Her own work and the work of her husband, Arpad Szenes, make up the permanent collection. Periodically, the museum showcases work of other artists with whom the founders were close friends or shared similar creative traits.

Museu do Teatro Romano

This museum was my first real-life contact with a Roman ruin, when I moved to Lisbon in 1997. Most reviewers will say that there isn’t much to see but I’d have to disagree. Seeing an excavation almost happening in real-time was a lot more than I could have hoped for. Twenty years later and it still fascinates me.

After a two-year renovation, the museum reopened with a more engaging collection. Nowadays, I particularly enjoy heading up to the mezzanine to see the intricate, colourful threads intertwining and revealing the variety of cultural influences on Lisbon over time.

The Romans ruins? Well, they’re actually just a small part of this mesmerising Roman theatre museum.

Sé de Lisboa

The Old Cathedral is one of the most photographed monuments in Lisbon. Visitors snap away on the way up to the Castle, on the way down from Alfama, or during that exact moment iconic tram 28 is passing in front of it. Quite the postcard-perfect picture, right?

Yet, if it weren’t for a guided walking tour I went on recently, I would never had bothered taking a closer look at the glorious architecture of the actual building.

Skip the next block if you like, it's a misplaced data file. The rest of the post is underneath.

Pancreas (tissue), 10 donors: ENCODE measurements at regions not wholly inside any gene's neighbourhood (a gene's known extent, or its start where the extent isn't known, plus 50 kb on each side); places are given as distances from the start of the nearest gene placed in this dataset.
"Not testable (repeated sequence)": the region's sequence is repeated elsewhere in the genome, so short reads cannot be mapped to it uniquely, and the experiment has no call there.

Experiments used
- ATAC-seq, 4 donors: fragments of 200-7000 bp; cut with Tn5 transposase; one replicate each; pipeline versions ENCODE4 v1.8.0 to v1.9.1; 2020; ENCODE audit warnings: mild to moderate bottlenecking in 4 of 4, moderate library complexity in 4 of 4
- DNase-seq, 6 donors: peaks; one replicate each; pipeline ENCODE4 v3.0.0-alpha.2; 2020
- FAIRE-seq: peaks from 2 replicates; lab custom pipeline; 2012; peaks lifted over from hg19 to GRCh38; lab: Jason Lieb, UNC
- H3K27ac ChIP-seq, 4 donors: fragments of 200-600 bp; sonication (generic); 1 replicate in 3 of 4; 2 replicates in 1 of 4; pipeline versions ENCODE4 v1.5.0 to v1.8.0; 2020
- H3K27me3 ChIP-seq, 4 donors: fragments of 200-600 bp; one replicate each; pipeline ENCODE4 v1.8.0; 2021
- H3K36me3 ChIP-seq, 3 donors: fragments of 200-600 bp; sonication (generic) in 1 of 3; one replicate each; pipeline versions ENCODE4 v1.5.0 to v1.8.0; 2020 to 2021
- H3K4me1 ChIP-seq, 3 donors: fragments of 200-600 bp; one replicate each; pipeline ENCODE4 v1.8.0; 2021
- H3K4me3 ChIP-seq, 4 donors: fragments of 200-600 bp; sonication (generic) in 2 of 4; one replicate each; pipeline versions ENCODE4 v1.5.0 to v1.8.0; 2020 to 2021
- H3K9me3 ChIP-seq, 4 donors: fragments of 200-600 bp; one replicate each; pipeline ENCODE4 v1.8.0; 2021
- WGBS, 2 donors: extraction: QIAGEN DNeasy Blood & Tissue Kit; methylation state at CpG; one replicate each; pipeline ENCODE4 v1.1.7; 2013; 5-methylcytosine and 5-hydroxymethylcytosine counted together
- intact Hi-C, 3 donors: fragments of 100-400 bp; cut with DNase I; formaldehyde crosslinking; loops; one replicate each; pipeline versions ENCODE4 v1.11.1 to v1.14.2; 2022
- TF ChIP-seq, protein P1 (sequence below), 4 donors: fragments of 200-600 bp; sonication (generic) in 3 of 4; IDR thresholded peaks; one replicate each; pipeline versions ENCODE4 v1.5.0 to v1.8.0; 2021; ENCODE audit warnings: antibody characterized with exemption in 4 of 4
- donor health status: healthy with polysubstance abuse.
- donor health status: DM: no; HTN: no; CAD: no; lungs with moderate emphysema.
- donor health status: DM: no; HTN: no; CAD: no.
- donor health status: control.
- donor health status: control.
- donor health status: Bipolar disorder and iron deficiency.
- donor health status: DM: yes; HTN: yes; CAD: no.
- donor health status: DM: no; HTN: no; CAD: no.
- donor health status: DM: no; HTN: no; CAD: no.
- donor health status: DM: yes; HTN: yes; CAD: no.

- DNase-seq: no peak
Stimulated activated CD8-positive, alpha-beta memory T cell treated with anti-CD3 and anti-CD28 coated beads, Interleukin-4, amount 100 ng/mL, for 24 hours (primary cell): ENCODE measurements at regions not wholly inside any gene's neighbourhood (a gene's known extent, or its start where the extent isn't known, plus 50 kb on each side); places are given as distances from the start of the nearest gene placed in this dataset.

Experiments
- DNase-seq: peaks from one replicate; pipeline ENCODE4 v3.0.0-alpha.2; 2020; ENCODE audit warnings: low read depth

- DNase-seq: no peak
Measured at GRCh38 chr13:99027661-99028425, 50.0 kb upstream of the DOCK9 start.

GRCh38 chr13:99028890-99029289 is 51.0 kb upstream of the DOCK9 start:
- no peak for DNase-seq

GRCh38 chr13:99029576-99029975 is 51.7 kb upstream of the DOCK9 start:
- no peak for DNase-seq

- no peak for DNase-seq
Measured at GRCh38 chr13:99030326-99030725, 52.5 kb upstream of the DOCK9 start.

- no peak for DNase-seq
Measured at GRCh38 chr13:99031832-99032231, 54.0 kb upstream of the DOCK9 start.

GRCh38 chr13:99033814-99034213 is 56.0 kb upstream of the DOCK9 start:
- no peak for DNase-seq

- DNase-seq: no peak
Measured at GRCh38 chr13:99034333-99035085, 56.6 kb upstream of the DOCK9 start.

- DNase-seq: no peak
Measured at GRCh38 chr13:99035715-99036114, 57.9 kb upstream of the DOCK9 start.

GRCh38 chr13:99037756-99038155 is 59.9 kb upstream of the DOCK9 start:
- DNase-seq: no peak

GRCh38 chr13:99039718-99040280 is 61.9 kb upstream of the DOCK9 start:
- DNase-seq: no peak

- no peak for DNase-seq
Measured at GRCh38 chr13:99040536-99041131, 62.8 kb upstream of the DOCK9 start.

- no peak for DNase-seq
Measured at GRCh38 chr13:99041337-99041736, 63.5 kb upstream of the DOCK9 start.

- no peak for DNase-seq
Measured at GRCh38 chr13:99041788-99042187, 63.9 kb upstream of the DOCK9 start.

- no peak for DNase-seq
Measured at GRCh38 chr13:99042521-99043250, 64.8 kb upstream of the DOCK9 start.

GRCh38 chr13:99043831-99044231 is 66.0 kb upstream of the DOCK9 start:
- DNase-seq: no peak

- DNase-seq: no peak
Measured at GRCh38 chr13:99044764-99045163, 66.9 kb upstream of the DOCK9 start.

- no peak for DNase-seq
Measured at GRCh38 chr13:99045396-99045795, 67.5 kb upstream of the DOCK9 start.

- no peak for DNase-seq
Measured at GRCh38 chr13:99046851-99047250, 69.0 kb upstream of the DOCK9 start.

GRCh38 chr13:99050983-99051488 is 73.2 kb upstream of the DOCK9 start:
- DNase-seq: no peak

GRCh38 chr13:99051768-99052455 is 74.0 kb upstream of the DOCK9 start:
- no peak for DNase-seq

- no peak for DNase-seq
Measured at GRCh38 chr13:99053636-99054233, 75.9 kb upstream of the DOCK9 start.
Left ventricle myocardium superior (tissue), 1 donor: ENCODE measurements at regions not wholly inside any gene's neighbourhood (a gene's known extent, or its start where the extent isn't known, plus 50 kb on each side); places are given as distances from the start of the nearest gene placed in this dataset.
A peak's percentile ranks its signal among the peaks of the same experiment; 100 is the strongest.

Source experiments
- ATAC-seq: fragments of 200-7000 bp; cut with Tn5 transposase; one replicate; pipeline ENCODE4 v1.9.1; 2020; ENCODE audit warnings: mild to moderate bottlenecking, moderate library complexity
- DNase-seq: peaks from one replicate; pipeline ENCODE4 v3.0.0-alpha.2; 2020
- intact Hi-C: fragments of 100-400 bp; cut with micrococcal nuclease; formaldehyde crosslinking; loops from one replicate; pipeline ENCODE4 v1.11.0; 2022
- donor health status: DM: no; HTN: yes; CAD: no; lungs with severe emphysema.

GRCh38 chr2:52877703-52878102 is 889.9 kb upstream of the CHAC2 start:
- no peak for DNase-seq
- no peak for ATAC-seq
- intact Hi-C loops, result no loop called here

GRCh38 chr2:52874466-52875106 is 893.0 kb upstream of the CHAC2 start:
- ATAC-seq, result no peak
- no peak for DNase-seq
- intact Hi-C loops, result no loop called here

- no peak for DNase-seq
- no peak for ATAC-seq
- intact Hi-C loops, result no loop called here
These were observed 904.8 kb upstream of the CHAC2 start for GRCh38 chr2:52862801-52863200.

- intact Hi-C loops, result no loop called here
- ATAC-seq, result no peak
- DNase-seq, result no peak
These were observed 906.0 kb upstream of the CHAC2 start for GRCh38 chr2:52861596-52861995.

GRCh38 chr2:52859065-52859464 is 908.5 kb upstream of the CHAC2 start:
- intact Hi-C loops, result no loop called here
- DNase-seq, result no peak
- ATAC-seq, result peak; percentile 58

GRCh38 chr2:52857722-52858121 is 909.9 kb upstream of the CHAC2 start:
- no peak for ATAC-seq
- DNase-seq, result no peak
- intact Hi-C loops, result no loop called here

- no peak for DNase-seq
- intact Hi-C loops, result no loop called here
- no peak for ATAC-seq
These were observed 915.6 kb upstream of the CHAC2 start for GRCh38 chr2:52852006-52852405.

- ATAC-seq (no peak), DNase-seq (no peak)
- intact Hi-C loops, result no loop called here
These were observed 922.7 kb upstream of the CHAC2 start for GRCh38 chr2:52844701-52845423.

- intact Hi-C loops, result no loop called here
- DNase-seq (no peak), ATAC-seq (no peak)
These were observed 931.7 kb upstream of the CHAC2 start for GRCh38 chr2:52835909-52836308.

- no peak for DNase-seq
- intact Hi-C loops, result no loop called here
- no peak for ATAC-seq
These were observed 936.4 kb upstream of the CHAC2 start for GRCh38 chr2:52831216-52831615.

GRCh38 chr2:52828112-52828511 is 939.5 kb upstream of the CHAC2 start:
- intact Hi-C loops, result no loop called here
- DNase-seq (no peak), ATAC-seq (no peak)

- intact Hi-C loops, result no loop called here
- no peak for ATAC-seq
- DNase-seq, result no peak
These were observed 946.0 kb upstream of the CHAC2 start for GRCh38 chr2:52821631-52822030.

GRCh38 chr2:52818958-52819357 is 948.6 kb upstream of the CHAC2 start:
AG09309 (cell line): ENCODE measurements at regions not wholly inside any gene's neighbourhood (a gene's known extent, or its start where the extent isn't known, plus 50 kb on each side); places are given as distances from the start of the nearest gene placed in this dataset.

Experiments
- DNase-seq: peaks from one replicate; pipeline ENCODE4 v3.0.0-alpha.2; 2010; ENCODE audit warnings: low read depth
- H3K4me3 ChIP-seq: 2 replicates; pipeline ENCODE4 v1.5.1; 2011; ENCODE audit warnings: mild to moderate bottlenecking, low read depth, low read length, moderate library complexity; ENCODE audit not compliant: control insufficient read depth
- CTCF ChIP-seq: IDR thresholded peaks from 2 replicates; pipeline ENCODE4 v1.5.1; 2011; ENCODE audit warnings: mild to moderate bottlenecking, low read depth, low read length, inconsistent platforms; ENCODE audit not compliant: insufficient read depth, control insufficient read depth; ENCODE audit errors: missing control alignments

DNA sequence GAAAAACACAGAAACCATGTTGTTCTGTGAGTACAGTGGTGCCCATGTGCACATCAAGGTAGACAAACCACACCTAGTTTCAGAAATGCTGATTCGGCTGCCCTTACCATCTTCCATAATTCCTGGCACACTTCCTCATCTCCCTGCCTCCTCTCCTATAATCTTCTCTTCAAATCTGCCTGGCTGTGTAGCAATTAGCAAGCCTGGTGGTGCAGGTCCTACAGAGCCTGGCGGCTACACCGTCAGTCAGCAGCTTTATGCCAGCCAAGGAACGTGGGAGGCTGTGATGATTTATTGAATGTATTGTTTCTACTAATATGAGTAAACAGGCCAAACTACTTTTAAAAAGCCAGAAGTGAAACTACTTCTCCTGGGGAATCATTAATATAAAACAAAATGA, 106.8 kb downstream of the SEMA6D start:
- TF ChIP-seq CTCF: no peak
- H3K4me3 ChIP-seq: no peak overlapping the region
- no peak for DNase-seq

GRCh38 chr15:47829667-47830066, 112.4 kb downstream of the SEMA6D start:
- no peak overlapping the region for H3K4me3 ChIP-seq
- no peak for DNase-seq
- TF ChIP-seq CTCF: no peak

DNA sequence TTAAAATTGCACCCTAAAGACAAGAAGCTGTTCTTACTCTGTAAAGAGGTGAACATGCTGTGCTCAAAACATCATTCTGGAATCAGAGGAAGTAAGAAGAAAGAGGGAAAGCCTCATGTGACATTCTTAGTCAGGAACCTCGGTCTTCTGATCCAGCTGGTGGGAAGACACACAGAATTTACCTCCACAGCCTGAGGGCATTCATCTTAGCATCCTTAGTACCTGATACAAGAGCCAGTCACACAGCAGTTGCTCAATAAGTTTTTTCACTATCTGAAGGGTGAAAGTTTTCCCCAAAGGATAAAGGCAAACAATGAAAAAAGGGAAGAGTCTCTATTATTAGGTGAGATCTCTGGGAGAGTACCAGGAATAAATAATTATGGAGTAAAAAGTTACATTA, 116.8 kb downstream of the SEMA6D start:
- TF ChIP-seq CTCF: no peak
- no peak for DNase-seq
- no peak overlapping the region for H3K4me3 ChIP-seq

The cathedral is a mix of styles due to the various add-ons and post-earthquake reconstructions over the years. Other decorative elements simply look out of place yet add to the overall charm of this fascinating building. The seashell carvings under a pillar on the right side, I was told, are what remains of the old Mosque. A Star of David to the right of the entrance, again looks disconnected from the building as a whole – I’m still trying to trace its origin.

Eating out at ‘Tascas’

Eating in Lisbon is more than just a basic need, it’s a cultural event. Sitting at the table to eat a proper meal is mandatory, even during a tight lunch break.

That’s where the term ‘tascas’ comes in. Meals at Lisbon’s small, family-run restaurants are affordable and well-portioned. Daily specials are usually served in a 3 for 1 package: a meal, a drink, and an espresso.

‘Tascas’ are loud and crowded and you might end up sharing the table with strangers, but service remains fast and efficient. Regular customers often skip the menu in favour of the daily specials – simply, hearty, homemade Portuguese cuisine. Tasca Zé dos Cornos is one of my favourite spots to enjoy this tradition, on the edge of one Mouraria – one of Lisbon’s most culturally diverse neighbourhoods.

Lisbon has a rich history dating back to before the Romans, and cultural traditions have certainly transposed over time. Yet, what remains is a wonderful celebration of hundreds of years of reinvention and progression. My favourite parts of Lisbon are its architectural delights such as Sé de Lisboa, its fantastic food scene, and world class art found in numerous museums and galleries – in particular the unique Ateller-Museu Júlio Pomar. It’s a city of magic and difference, which makes it a pretty special place to visit.